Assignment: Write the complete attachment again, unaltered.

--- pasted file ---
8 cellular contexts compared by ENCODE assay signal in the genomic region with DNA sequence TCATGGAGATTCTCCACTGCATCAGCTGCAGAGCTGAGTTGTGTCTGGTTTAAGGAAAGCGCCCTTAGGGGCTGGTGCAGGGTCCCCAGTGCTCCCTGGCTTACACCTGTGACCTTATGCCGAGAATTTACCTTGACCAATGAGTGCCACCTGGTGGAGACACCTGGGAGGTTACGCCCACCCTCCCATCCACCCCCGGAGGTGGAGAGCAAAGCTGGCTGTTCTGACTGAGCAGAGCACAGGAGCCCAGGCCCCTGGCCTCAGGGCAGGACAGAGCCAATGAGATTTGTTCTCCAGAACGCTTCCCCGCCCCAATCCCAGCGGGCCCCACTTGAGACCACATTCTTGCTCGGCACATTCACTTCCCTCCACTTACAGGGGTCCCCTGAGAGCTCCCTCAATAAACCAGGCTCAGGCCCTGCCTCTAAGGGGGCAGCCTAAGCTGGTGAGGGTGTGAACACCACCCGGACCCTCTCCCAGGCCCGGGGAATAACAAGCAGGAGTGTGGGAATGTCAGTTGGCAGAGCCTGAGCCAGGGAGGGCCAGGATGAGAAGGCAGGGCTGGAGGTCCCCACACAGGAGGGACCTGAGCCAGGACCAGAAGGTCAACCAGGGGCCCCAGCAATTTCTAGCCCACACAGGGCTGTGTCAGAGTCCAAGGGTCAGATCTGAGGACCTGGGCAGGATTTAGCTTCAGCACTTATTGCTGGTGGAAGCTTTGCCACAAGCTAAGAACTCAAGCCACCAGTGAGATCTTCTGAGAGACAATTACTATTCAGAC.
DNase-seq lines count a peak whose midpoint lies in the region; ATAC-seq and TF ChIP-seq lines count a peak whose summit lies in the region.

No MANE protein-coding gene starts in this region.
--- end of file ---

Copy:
8 cellular contexts compared by ENCODE assay signal in the genomic region with DNA sequence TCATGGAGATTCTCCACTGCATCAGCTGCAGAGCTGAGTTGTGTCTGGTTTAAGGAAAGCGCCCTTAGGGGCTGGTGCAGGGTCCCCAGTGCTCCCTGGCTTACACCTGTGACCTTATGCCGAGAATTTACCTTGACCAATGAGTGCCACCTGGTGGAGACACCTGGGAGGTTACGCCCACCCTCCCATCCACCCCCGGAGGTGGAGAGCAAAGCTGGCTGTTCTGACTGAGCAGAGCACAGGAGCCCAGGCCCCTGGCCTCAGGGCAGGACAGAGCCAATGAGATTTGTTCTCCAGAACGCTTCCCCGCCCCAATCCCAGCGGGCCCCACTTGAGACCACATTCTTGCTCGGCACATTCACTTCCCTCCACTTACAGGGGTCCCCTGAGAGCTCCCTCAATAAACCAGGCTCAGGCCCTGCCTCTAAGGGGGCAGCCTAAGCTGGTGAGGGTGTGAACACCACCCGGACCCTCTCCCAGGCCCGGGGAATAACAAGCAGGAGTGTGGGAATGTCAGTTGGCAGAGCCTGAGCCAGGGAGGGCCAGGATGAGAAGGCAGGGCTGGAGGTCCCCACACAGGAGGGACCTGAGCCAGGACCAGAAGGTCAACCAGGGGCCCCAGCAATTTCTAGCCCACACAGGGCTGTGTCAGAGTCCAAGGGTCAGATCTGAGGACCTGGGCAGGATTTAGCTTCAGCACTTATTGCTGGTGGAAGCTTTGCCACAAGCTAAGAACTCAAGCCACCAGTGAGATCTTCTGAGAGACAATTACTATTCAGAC.
DNase-seq lines count a peak whose midpoint lies in the region; ATAC-seq and TF ChIP-seq lines count a peak whose summit lies in the region.

No MANE protein-coding gene starts in this region.